Discriminant Learning Using Training Space Partitioning

Discriminant Learning Using Training Space Partitioning

Marios Kyperoundtas (Aristotle University of Thessaloniki, Greece), Marios Kyperountas (Aristotle University of Thessaloniki, Greece), Anastasios Tefas (Aristotle University of Thessaloniki, Greece), Anastasios Tefas (Aristotle University of Thessaloniki, Greece) and Ioannis Pitas (Aristotle University of Thessaloniki, Greece)
Copyright: © 2011 |Pages: 19
DOI: 10.4018/978-1-61520-991-0.ch011
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Abstract

Large training databases introduce a level of complexity that often degrades the classification performance of face recognition methods. In this chapter, an overview of various approaches that are employed in order to overcome this problem is presented and, in addition, a specific discriminant learning approach that combines dynamic training and partitioning is described in detail. This face recognition methodology employs dynamic training in order to implement a person-specific iterative classification process. This process employs discriminant clustering, where, by making use of an entropy-based measure, the algorithm adapts the coordinates of the discriminant space with respect to the characteristics of the test face. As a result, the training space is dynamically reduced to smaller spaces, where linear separability among the face classes is more likely to be achieved. The process iterates until one final cluster is retained, which consists of a single face class that represents the best match to the test face. The performance of this methodology is evaluated on standard large face databases and results show that the proposed framework gives a good solution to the face recognition problem.
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Introduction

During the past 30 years, machine recognition of human faces using still images and video sequences has become an active research area in the communities of video and image processing, pattern recognition, and computer vision. Face recognition (FR) technology has many practical applications, which can be categorized into the law enforcement and the commercial field. In the law enforcement area, this technology can be used to identify faces in a picture, to help, for example, police search a database of mug shots in order to identify a person shown in an incriminating image or videotape. Moreover, surveillance cameras could interact with a FR algorithm that is performing real-time face matching operations in order to identify the presence of a person, e.g. a terrorist, who could be dangerous to the public. In commerce, FR technology can be modeled to create a new kind of key that could match photographs on credit cards, ATM cards, passports, or driver's licenses. Moreover, a simple video camera could act as a clearance security guard simply by interfacing face images with a face recognition or verification algorithm.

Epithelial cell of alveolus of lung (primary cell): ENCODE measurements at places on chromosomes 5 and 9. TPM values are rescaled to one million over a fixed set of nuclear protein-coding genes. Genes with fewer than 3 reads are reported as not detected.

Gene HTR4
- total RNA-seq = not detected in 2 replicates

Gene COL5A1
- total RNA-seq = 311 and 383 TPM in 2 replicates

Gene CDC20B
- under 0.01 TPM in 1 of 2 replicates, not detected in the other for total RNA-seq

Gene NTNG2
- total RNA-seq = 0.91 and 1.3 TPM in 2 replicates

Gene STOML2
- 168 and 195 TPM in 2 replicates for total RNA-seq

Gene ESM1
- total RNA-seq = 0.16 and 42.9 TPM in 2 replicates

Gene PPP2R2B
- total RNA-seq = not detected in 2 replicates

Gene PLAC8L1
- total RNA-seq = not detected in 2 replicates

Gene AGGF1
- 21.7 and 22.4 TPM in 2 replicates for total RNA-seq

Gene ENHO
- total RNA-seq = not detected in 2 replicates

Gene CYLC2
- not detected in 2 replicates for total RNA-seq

The automatic recognition of human faces presents a significant challenge to the aforementioned research communities. Typically, human faces are very similar in structure with minor differences from person to person. Furthermore, varying lighting conditions, facial expressions and pose orientations further complicate the FR task, making it one of the most difficult problems in pattern analysis. Several algorithms have been developed that attempted to overcome these difficulties. A central issue to all these algorithms is which features to use in order to represent a face. A second main issue is which classification scheme to implement in order to recognize a new face image, based on the chosen feature representation. Usually, a set of selected features is used to derive an optimal subset of features that would lead to high classification performance with the expectation that similar performance can also be displayed on future trials using novel test data. In addition to high recognition accuracy and robustness to various types of test data, FR methods need to have relative computational simplicity so that they can be applied to as many real-world applications as possible.

The most popular and successful FR methods usually utilize Principal Component Analysis (Kirby 1990, Turk 1991, Xudong 2008), Linear Discriminant Analysis (Lu 2003, Etemad 1997, Kyperountas 2007), Independent Component Analysis (Hyvärinen 2001, Bartlett 1998, Gao 2009), Non-negative Matrix Factorization (Lee 2001, Li 2001, Buciu 2008), Neural Networks (Lawrence 1997, Jain 2000, Wolfrum 2008), Graph Matching (Wiskott 1997, Tefas 1998, Tefas 2002), Support Vector Machines (Tefas 2001, Hotta 2008), Template Matching (Bruneli 1993, Fukunaga 1990), or Hidden Markov Models (Samaria 1993, Nefian 2000, Bevilacqua 2008). The aforementioned variations that appear in facial images limit the effectiveness of all these methods. Moreover, the FR problem becomes much more complex when large numbers of individuals are represented in a database, where more of the aforementioned variations are expected to be found. To make matters worse, it is often not the case that a sufficient number of training images are available for each individual. As a result, the intra-class variations cannot be modeled properly, making the FR problem more difficult to solve.

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